Whether they’re on a migration path or are looking at cloud services for the first time, prospects often ask us about the difference between Amazon Web Services (AWS) and Microsoft Azure.
In many regards, AWS and Azure are comparable. Both support the expectations of services from a public cloud: self-service and instant provisioning, autoscaling, security, compliance, and intelligent management features – including smart analytics. And both Microsoft and Amazon have the “completeness of vision” that will allow IT pros to feel very secure in selecting them for public, hybrid or private cloud use.
However, as you look at how each will support your critical processes, the difference becomes clear. Let’s do a deep dive on how the Microsoft Azure cloud service differs from AWS and explore which option might be best for you and your enterprise.
Microsoft Azure Cloud Services
Azure is less than 10 years old, but it has matured quickly. It supports thousands of users and has key advantages when it comes to enterprise adoption.
Here are five benefits to Azure’s cloud services:
- Enterprise IT is familiar with Microsoft’s extensible infrastructure
- Microsoft has always had a PaaS-first perspective
- Azure has much more comprehensive compliance coverage for our compliance-centric customers
- Azure has more mature security and identity protocols
- Microsoft offers robust partner programs, ecosystem, and infrastructure
Any IT professional with experience in Microsoft enterprise products will easily grasp Azure as they look to implement or extend cloud-based services. Azure links well with key Microsoft on-premise systems such as Windows Server, System Center and Active Directory. It also provides extensive support for open-source products and frameworks to meet the needs of most companies.
Another advantage: Azure started from the PaaS perspective and built toward the IaaS world, while AWS started from the IaaS perspective and built toward the PaaS world. We believe that PaaS is the future, and we recommend Azure based on Microsoft’s functionality and support of PaaS.
The statistics are strong for Azure. According to Microsoft, more than 95 percent of Fortune 500 companies use Azure. In fact, in the spring of 2017, Computerworld reported that Azure had overtaken AWS as the public cloud of choice for enterprise IT organizations. Azure is also generally 4-12% cheaper than AWS, according to SMBNation.
AWS Cloud Services
Amazon Web Services (AWS) is one of the original players in the cloud market, launching in 2006. AWS is a key driver of revenue for Amazon, as many big “web-scale” services such as Netflix and Airbnb support millions of users via AWS.
According to McAfee, Amazon Web Services still owned the largest share of the public cloud market in Q2 of 2018. However, according to Seeking Alpha, Microsoft’s growth rate is outperforming Amazon’s as of October 2018. Both Azure and Google are gaining on AWS.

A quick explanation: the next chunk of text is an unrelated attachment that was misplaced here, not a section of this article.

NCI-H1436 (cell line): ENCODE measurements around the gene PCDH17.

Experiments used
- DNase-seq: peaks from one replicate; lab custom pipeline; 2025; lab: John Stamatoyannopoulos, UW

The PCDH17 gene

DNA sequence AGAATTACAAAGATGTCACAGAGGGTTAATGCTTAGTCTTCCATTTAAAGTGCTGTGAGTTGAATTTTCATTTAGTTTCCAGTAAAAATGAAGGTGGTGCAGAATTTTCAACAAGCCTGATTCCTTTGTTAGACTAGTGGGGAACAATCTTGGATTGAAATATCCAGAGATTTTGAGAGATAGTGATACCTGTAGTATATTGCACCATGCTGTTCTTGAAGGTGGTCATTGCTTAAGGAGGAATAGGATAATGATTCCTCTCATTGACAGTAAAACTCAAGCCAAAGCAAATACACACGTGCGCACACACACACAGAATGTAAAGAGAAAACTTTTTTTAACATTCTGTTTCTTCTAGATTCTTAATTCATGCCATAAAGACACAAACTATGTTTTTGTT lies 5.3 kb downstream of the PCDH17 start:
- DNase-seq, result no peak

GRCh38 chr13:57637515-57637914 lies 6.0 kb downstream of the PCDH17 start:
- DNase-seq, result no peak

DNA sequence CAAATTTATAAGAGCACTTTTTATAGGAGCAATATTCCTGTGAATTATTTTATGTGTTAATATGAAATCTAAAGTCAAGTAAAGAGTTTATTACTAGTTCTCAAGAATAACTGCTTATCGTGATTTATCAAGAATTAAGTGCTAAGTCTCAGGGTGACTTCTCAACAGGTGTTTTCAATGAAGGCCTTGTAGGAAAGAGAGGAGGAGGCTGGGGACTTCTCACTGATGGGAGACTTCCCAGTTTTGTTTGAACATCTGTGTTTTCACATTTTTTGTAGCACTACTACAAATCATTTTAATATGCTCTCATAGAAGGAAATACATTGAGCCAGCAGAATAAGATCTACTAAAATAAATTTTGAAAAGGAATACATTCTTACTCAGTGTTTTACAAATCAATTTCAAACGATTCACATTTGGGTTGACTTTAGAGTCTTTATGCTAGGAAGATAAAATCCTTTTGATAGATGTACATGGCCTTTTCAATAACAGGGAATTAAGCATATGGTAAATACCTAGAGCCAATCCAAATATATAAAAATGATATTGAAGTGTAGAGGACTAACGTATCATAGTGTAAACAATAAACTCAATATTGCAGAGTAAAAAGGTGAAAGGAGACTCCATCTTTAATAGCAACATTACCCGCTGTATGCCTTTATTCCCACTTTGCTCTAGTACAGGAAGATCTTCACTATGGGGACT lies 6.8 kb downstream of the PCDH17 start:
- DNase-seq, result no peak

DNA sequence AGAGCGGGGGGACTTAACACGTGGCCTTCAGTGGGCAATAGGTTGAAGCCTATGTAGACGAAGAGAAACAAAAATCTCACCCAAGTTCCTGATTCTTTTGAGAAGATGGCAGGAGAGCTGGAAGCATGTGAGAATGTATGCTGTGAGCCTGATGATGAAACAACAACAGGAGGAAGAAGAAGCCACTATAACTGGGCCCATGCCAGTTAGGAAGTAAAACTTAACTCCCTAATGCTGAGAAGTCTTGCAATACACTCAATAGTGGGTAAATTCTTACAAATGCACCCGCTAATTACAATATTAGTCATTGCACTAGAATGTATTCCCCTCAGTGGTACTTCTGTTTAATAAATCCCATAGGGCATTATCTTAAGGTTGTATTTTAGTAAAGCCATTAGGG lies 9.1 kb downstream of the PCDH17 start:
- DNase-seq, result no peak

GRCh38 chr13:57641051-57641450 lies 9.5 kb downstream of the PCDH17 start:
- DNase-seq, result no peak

One important difference between Azure and AWS is how the cloud providers approach developer tools. The AWS suite focuses on supporting DevOps, while Azure uses an IoT suite that provides solutions for its cloud-based IoT services.
Cloud Services: Naming Conventions
In terms of services, here’s a table that quickly defines how AWS and Azure Services are named and how their offerings relate to each other:
Compliance and Security
In their “Clouds Are Secure: Are You Using Them Securely?” report, Gartner stated: “The cloud business model and the realities of Internet visibility provide huge market incentives for service providers to put a higher priority on security than is typical of end-user organizations, including their technical and process approach, and their undertaking of formal third-party security evaluations…”
Compliance and security are areas where Azure has a distinct advantage over AWS. We have customers in the healthcare and financial services markets, where compliance is a big issue in addition to security. Azure has more comprehensive compliance coverage, with 50 compliance offerings listed in the Microsoft Trust Center.
From a security perspective, Azure is more flexible than AWS. For example, in configuring security protocols, AWS’s approach is to whitelist only. Azure offers both Allow and Deny rules.
Only Azure offers information protection – to control and secure email, documents, and sensitive data that you share outside a company’s walls. And only Azure supports Active Directory (AD) services for B2C, allowing application developers to leverage this global standard for consumer-facing apps.
It’s important to note that the default setting for some Azure elements is more open than companies would want. Atmosera clients have appreciated our help in ensuring they have configurations that don’t create unwanted exposures.
Ready to take the next step?
Wondering how to migrate from AWS to Azure? Or are you interested in moving some of your business assets or applications to the cloud? Learn more about our Managed Azure services.